Adams is an author of multiple magazine columns, and several best-selling books. He has been cited as one of the forty most important people shaping design internationally, and one of the top ten influential designers in the United States. Previously, Adams was a founding partner at AdamsMorioka, whose clients included The Academy of Motion Picture Arts and Sciences, Disney, Mohawk Fine Papers, The Metropolitan Opera, Los Angeles County Museum of Natural History, Richard Meier & Partners, Sundance, and the University of Southern California.

The Images of the Mad

Or when bad photos happen to good people

As of today, I have 1,076 images In my iPhoto Disneyland album. That may seem excessive to some, and not enough for others. They're a mix of photos I took, images I found, and scans of artifacts. I had a friend who worked at the park and had a great collection of obese people there, but mine are mostly typography. On the other hand I have fewer than 30 print photographs of Disneyland from the time I was a kid to the 1990s. Strangely, these mostly suck

You'd think that the cost of film and prints coupled with a degree from art school later, would lead to well considered and composed images. No. I seem to either have been on crack or in the midst of a seizure when I took these. They're of odd items such as the roof of the River Belle Terrace, or they're crooked and blurry. There is no sense of a focal point or rule of thirds.

Today I get furious when I see guests photograph their subject thirty feet away: "Hold on until everyone passes. I want all of you in the frame with the castle." BRING YOUR SUBJECT TO THE FOREGROUND! We don't need to see their shoes. After finding my careless and oddly cropped images, I can no longer throw that stone.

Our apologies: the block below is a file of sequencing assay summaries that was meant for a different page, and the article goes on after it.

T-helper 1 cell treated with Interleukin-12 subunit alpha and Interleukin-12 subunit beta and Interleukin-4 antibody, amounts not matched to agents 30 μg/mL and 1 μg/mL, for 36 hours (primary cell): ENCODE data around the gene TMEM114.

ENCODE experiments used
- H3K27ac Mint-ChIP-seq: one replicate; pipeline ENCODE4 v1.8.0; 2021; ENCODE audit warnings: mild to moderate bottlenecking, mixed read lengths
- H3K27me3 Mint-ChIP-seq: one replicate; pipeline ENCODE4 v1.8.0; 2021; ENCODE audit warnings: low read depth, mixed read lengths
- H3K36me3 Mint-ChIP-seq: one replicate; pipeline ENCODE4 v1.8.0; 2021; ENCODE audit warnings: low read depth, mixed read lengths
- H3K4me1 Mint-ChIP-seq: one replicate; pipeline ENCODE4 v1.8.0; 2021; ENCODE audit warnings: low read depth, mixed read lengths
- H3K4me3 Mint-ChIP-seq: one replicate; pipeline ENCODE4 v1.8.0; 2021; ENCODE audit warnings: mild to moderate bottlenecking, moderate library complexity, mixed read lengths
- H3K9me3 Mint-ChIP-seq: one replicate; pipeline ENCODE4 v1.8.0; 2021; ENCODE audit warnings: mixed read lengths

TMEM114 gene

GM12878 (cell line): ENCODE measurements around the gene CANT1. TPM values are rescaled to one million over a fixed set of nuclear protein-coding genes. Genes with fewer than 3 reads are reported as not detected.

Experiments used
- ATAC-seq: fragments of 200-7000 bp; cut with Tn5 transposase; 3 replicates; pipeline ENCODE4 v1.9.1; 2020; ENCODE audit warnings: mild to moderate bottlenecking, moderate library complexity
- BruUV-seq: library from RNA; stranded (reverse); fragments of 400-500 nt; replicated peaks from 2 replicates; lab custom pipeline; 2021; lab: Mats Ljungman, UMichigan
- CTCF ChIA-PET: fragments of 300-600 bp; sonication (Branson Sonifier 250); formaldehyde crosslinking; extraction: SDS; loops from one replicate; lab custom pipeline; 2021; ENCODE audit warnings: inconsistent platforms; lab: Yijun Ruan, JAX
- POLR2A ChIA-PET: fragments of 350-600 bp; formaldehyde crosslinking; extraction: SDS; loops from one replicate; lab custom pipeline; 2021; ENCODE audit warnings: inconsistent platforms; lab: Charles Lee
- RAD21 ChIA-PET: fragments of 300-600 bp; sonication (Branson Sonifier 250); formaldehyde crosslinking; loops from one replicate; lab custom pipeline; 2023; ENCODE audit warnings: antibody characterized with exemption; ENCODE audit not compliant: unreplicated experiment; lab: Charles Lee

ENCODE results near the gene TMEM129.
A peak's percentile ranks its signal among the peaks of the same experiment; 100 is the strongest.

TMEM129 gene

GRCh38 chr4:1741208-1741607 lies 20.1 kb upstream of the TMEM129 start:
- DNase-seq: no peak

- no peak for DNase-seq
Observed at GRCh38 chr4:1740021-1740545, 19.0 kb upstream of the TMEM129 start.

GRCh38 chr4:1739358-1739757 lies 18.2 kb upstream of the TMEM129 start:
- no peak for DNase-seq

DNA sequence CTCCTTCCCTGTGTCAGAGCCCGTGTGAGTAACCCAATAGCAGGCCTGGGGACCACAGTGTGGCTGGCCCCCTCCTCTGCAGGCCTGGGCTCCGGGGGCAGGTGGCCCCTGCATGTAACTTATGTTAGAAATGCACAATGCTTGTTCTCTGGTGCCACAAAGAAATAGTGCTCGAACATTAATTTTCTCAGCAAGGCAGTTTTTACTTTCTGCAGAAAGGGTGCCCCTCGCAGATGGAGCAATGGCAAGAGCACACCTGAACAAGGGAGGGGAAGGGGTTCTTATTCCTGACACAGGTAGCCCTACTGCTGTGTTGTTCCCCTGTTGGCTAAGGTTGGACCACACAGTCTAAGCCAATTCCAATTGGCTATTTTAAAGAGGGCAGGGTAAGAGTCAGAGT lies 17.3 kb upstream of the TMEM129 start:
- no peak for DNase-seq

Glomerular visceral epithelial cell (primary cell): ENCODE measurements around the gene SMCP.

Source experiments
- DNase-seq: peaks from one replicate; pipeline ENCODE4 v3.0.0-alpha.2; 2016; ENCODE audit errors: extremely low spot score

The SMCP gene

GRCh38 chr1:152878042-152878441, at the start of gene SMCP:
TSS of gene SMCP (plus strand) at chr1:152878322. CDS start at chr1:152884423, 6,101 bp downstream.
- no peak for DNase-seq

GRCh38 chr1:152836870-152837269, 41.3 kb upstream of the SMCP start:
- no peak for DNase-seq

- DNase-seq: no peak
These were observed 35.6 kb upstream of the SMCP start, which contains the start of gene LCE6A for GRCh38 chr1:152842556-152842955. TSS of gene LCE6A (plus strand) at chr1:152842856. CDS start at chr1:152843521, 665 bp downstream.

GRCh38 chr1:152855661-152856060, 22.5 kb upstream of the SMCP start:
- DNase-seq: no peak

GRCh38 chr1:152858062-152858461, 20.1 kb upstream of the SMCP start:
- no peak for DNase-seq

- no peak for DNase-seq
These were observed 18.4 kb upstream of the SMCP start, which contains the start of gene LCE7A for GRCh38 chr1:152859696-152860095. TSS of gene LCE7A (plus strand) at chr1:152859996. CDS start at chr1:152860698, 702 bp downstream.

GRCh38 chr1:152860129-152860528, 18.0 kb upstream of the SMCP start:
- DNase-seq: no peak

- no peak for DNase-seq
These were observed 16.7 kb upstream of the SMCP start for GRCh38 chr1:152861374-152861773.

Of course, I couldn't help myself, and decided to fix some of these. But I think I like the bad ones better.

Sean Adams

Sean Adams is the Acting Chair of the Graphic Design Graduate Program at ArtCenter, founder of Burning Settlers Cabin studio, and on-screen author for lynda.com/Linked In. He is the only two term AIGA national president in AIGA’s 100 year history. In 2014, Adams was awarded the AIGA Medal, the highest honor in the profession. He is an AIGA Fellow, and Aspen Design Fellow. He has been recognized by every major competition and publication including; How, Print, Step, Communication Arts, Graphis, AIGA, The Type Directors Club, The British Art Director’s Club, and the Art Director’s Club. Adams has been exhibited often, including a solo exhibition at The San Francisco Museum of Modern Art.

Adams is an author of multiple magazine columns, and several best-selling books. He has been cited as one of the forty most important people shaping design internationally, and one of the top ten influential designers in the United States. Previously, Adams was a founding partner at AdamsMorioka, whose clients included The Academy of Motion Picture Arts and Sciences, Disney, Mohawk Fine Papers, The Metropolitan Opera, Los Angeles County Museum of Natural History, Richard Meier & Partners, Sundance, and the University of Southern California.

The Salacious Lives of Others